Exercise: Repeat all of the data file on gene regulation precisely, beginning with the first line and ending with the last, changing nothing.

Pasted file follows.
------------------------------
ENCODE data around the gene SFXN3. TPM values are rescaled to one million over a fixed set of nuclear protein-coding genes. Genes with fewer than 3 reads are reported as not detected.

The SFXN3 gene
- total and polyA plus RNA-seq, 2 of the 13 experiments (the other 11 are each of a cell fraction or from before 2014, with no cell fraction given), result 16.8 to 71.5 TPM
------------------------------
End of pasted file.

ENCODE data around the gene SFXN3. TPM values are rescaled to one million over a fixed set of nuclear protein-coding genes. Genes with fewer than 3 reads are reported as not detected.

The SFXN3 gene
- total and polyA plus RNA-seq, 2 of the 13 experiments (the other 11 are each of a cell fraction or from before 2014, with no cell fraction given), result 16.8 to 71.5 TPM